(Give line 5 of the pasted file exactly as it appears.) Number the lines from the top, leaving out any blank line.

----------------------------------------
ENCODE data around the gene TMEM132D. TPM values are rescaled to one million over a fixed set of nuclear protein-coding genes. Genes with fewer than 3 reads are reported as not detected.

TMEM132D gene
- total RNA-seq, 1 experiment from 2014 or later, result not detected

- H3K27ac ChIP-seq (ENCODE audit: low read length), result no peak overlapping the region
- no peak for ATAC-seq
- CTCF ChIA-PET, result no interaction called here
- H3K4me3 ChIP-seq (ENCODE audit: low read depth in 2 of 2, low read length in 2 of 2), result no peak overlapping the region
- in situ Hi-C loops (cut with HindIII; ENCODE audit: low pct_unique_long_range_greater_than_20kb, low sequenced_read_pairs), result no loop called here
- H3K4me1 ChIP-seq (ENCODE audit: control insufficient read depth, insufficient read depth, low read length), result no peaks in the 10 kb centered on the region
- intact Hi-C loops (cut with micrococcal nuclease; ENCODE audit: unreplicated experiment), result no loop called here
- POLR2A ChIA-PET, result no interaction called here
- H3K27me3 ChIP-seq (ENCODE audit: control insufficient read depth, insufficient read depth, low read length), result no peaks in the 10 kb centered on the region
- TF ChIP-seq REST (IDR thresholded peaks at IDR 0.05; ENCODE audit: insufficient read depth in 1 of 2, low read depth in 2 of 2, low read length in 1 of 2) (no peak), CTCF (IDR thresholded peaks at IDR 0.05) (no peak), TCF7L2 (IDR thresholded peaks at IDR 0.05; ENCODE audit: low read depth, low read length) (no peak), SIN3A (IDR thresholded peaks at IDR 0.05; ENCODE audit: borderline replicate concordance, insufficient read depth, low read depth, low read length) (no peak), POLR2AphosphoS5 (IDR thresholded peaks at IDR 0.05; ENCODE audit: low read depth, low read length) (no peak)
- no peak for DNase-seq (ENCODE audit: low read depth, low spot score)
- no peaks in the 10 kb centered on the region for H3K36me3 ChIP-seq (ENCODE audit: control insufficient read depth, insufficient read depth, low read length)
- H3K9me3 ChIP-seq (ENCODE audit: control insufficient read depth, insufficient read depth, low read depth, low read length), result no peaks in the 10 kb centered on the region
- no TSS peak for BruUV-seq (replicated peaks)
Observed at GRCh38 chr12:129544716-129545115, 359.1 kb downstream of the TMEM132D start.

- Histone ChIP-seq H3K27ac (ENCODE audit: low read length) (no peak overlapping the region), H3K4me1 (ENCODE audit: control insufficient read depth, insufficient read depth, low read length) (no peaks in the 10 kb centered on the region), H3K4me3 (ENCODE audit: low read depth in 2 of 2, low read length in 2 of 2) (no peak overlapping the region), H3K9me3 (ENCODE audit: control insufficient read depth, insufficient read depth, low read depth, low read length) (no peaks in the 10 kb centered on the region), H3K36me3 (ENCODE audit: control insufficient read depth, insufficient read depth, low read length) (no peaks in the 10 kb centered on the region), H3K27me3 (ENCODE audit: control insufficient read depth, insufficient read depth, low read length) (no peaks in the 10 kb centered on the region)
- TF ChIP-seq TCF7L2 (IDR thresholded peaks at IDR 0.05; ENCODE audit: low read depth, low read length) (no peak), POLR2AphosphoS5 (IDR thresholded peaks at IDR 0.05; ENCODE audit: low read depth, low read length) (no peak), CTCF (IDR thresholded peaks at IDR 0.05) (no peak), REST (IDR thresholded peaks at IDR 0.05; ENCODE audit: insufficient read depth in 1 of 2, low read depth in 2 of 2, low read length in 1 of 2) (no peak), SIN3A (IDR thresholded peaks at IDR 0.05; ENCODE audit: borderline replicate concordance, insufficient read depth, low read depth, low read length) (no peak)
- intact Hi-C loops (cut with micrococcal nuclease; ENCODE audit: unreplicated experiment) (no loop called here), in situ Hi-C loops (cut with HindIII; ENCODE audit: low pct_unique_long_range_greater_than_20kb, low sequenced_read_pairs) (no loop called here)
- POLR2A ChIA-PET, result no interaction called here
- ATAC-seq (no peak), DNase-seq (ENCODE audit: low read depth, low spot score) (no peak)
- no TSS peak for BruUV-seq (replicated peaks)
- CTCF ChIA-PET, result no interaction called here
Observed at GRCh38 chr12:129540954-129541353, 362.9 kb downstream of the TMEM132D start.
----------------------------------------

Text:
- no peak for ATAC-seq